by Peter Franklin
Tuesday, 19
July 2022
Analysis
17:15

Did tactical votes defeat Kemi?

A significant number of Tom Tugendhat's voters ended up backing Truss
by Peter Franklin
Queen Kemi. Credit: Getty

Just what do the supporters of Tom Tugendhat think they’re playing at? He was eliminated yesterday, thus the natural assumption is that his former voters are mostly responsible for the shifting totals in today’s ballot. In particular, there’s the mysterious matter of Liz Truss’s tally, which went up by fifteen today — where did they come from if not from the Tom brigade?

Except this explanation doesn’t make sense. Tugendhat is a one nation Tory, so why would half his troops flock to Liz Truss’s neo-Thatcherite banner? Are the Remainers who backed the pro-European MP for Tonbridge and Malling having a little joke by transferring to Truss, who also voted Remain in the referendum? One or two of them might, but fifteen? It seems unlikely. 

But whatever the explanation, the numbers are what they are. Rishi Sunak still came first with 118 votes (up just three on yesterday) and Penny Mordaunt still came second with 92 (up ten). However, Truss — with 86 votes — is now just seven votes away from a spot in the final.

And that brings us to Kemi Badenoch, who bowed out today with a creditable 59 votes. As keen students of mathematics may have noticed, 59 is much bigger number than 7. In fact, it’s so big that if it were divided equally between Mordaunt and Truss, Sunak could be knocked out of the race.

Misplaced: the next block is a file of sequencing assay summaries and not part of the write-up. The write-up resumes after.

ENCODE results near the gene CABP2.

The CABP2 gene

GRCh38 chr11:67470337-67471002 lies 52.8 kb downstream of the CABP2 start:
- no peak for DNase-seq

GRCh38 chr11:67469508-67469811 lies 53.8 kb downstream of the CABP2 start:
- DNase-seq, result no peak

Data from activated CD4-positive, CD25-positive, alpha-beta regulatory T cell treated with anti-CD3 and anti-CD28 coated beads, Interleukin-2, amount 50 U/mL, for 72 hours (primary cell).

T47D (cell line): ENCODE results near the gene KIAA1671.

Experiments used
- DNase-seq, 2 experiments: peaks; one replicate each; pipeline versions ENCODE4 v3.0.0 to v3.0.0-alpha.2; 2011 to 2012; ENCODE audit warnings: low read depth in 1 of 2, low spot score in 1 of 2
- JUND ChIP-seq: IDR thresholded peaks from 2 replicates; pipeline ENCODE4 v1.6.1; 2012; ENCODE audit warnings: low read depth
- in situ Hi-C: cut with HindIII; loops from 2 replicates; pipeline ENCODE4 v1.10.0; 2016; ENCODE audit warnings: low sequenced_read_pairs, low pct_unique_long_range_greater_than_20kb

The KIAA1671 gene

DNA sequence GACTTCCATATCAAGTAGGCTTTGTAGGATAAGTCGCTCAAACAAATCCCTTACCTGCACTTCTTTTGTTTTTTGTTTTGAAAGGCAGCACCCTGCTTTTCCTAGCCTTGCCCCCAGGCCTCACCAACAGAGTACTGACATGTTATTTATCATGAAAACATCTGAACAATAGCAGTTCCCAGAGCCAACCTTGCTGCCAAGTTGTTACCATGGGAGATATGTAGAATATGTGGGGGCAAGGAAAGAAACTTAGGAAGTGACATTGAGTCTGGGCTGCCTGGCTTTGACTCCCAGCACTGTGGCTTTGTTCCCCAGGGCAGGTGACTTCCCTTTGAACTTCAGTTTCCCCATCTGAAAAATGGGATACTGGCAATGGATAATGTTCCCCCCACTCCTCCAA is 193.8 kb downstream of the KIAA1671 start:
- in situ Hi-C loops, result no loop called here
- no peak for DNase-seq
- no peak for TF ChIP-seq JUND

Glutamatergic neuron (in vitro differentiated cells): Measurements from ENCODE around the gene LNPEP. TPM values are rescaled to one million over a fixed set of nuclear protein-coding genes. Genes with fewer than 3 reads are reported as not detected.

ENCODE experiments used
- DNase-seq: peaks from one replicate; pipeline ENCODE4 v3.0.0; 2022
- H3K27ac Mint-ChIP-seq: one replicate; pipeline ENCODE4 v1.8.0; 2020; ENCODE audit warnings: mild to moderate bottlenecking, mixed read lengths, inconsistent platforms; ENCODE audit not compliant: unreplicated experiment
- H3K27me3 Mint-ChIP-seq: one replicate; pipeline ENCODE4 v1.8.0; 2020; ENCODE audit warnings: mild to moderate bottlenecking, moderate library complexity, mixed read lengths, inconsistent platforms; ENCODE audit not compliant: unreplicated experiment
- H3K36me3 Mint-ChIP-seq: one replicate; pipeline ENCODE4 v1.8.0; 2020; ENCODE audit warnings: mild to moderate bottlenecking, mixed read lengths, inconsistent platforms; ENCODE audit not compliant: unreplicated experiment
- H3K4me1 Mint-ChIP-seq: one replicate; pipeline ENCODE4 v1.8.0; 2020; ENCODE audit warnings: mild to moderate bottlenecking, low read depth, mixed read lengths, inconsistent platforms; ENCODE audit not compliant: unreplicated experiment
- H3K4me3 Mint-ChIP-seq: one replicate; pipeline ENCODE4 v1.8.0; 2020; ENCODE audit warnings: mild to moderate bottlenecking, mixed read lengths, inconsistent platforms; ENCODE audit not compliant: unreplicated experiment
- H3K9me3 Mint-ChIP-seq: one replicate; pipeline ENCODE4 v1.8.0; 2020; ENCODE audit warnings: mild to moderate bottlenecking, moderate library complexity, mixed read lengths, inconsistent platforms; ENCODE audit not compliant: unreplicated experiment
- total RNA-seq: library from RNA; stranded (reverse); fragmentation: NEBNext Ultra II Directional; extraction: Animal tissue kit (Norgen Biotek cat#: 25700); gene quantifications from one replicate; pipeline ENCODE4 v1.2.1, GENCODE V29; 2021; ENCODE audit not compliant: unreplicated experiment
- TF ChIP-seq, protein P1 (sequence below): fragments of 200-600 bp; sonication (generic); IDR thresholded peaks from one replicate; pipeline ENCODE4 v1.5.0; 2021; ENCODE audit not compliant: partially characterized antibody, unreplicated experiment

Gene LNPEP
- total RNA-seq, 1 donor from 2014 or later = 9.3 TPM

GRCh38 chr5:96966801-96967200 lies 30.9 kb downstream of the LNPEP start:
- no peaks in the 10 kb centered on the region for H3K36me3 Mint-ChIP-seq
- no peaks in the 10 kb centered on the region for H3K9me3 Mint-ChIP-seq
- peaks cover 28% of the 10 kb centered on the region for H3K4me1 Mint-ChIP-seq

That’s unlikely to happen. I don’t expect many supporters of the un-wokest candidate (Badenoch) to swing behind the wokest (Mordaunt). That said, there will be a contingent who care more about electability than ideology — and thus may choose to transfer from one likeable woman to another. 

But, if in most cases, ideology trumps other considerations, then Truss should get enough Badenoch votes to finally overtake Mordaunt. Unless, that is, there’s some tactical voting going on. This is pure speculation, of course, but there would be a rationale for it.

Sunak is all but assured of a place in the final two, but if Badenoch had made it through today, Kemimania would have ensued — perhaps propelling her to victory. Polling from both ConHome and YouGov shows Badenoch beating everyone among the party membership. Theoretically, a group of Sunak supporters could have loaned enough votes to Truss to ensure that the deadlier threat was eliminated before the members could have their say. 

A lot of what happens now depends on what Kemi does next. If I were Rishi Sunak I’d offer her a deal. Whether he faces Truss in the final or Mordaunt, having Badenoch on side could make the difference between victory and defeat. Against Truss — a Rishi-Kemi ticket would have more in the way of Tory soundness than Rishi alone. And against Mordaunt, Sunak could do with an extra helping of star quality.  

On the other hand, Badenoch could just bide her time. Responsibility for what happens over the next two years belongs to someone else now. Perhaps she should let them take it. 

Join the discussion


To join the discussion, get the free daily email and read more articles like this, sign up.

It's simple, quick and free.

Sign me up
Subscribe
Notify of
guest
12 Comments
Most Voted
Newest Oldest
Inline Feedbacks
View all comments
Katharine Eyre
Katharine Eyre
4 months ago

Regardless of what happens next, I have been enormously impressed by Kemi. For me, courage is the highest of virtues – and she has it in SPADES. Her time will come.

Colin Elliott
Colin Elliott
4 months ago
Reply to  Katharine Eyre